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How to paint with colouring pencils: make your drawings hyper-realistic with these techniques.

I love working in coloring pencils! I can get right into the details of what I see in the photo and can create as much variation in textures and tones as I dare imagine.

It takes a bit of time to get to know the image, but once you land on the color pallet for your image then it’s away with the wind!! Here are some things I learnt along the way about working with coloring pencils that I'm hoping will be a bit of something sweet to help you create your masterpieces:

(commission of a turtle I did in 2014)

1. Work on an off-white paper.

Choosing the paper for your picture will make all the difference to how you are able to layer all the colors. I work on a pastel paper, anything that has a bit of tooth in it so that when the wax starts to build up, it wont become a slippery mess. I also choose an off-white, usually a colour that reflects the underlying tone of the entire piece. This comes into handy later on.

2. Construct the outlines in a VERY LIGHT PENCIL!

Don’t use a pencil with a lead softer than a B/2B... I like to use HB. Get rid of all the sketchy lines on the paper, because when you go to add color, the wax from the coloring pencils (especially the lighter tones) pick up the graphite and it becomes mixed in the color. It is not a train smash if this happens though, grab your eraser and rub it out. You will just have to start that section again.

(Progress of the turtle, you can see the thick white base and the subsequent light layers building on top of that)

3. Put down a thick base layer of white pencil.

I like to put down a layer of white coloring pencil. This is why I have to use an off white paper so that I can see where I have colored in. This layer of white is so vitally important when layering the colors on top as it separates the colors from the grit of the paper. This is crazy handy when you make a mistake with a strong color (the white layer kept the color off the paper, so erasing it means there is no or minimal scarring on the paper). I also use the white to blend colors together, it is a bit hazy, but is all part of the layering. The more patient you are with this process the better your result!

4. Use a scalpel for the fine details.

That handy layer of white I told you about just before, here is another reason why it is my prince charming of this whole drama: it allows you to use a scalpel to scratch away the layers of colorful wax pencil you have just layered. Yes, this means those fine hairs, those annoying little details you would otherwise have to draw around painfully without the layer of white, you can do those during the process and at the end to give your work the POW! that it needs. This is also why I use a paper that is the underlying tone of the whole image, you can scratch away even the layer of white right down to the color of the paper. So good!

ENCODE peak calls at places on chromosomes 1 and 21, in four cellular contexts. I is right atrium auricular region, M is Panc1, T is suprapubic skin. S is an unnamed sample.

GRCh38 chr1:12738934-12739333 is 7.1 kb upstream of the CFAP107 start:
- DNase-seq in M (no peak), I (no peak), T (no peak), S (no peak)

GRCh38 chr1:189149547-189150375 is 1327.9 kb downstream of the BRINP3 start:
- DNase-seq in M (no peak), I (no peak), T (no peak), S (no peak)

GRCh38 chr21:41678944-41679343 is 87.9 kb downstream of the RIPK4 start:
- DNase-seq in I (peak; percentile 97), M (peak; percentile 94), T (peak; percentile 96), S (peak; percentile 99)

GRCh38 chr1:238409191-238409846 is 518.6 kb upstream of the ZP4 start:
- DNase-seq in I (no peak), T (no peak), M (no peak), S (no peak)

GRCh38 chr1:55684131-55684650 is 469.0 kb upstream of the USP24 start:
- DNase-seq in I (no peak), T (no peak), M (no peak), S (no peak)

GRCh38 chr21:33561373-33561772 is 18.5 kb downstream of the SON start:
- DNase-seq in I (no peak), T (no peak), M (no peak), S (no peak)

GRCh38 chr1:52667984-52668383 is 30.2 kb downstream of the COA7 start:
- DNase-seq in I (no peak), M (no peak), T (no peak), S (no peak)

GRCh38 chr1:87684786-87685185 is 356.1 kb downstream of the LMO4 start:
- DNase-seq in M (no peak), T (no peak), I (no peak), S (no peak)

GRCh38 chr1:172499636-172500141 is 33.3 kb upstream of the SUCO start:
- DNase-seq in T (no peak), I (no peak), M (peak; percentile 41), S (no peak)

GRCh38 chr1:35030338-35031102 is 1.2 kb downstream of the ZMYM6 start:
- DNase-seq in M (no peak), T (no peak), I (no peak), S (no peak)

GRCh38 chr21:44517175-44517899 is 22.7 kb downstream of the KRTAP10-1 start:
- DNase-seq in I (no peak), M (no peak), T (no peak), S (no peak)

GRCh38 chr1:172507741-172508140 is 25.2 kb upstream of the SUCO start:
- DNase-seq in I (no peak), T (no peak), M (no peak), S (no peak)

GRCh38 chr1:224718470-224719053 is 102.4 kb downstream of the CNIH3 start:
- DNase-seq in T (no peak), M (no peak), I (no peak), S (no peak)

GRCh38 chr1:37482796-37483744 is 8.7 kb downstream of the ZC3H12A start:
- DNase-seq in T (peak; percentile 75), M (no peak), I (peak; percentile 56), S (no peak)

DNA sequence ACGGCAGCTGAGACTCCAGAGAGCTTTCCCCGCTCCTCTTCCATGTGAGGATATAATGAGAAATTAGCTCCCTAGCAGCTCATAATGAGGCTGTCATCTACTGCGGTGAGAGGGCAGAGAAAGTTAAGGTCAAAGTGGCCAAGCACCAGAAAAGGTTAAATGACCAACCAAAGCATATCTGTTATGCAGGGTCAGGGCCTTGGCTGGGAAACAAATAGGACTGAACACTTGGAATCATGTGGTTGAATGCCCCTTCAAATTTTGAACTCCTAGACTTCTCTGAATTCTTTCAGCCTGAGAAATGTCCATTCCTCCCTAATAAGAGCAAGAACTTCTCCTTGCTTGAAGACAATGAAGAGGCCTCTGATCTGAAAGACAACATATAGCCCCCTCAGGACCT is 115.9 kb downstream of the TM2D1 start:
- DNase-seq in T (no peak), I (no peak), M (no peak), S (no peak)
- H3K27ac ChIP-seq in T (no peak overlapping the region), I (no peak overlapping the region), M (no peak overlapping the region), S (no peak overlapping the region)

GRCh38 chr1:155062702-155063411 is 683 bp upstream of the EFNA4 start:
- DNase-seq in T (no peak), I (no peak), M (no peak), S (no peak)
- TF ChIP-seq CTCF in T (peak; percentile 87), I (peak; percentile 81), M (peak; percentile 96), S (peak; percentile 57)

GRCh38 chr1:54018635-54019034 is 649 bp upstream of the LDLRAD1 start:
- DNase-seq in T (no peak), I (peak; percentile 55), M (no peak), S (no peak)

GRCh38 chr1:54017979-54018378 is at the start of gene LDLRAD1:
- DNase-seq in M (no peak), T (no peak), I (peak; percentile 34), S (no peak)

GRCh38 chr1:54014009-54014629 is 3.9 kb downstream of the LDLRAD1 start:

5. Work from light to dark.

Darker tones are harder to erase than lighter ones, they scar the paper a lot more, and can make it rather muddy to work over.

(A Commisison of a fox, a greate example of how handy the gel pen is in the process)

6. Have a gel pen handy.

Like in the fox picture I did, those very white hairs are impossible to get with the scalpel. So I used a gel pen! After scratching the guideline with the blade, I carefully went over it with the pen, allowing the ink to flow onto the paper to give it that stark white that it needed to look 3D. Using gel means you have a window of about 30 seconds to blot away any excess or incorrect lines, you can also treat it like paint and using your finger or a small dry paint brush, blend it into the wax. It is very hard to layer wax pencil on top of the gel though, so make sure you are only using it as a final layer.

7. Use chalk pastel if you want your background to be a smooth, seamless basic tone.

Better to just stick with the paper color, but if (like in the turtle drawing) you want to add a simple background, rather then spending hours of painful coloring, use calk pastels! Best to practice with this a bit first to make sure that you are using the right tones, but the chalk wont adhere to the wax crayon, so you don’t need to worry about the dust effecting your image. HOWEVER! If you have done a lot of scratching with the blade, the chalk will settle into those crevices and will not go away! (I learnt this the hard way). So be careful not to blow the dust over your picture. You will cry. Make sure you spray this layer with a fixtive several times. This will dull your pastel, but the thicker the layer of pastel the better the overall look. So keep the background basic and simple. No need to over complicate it. Less is more in this case.

It works for me! Hopefully you find something useful in there!

Much love!

xx Carla Grace

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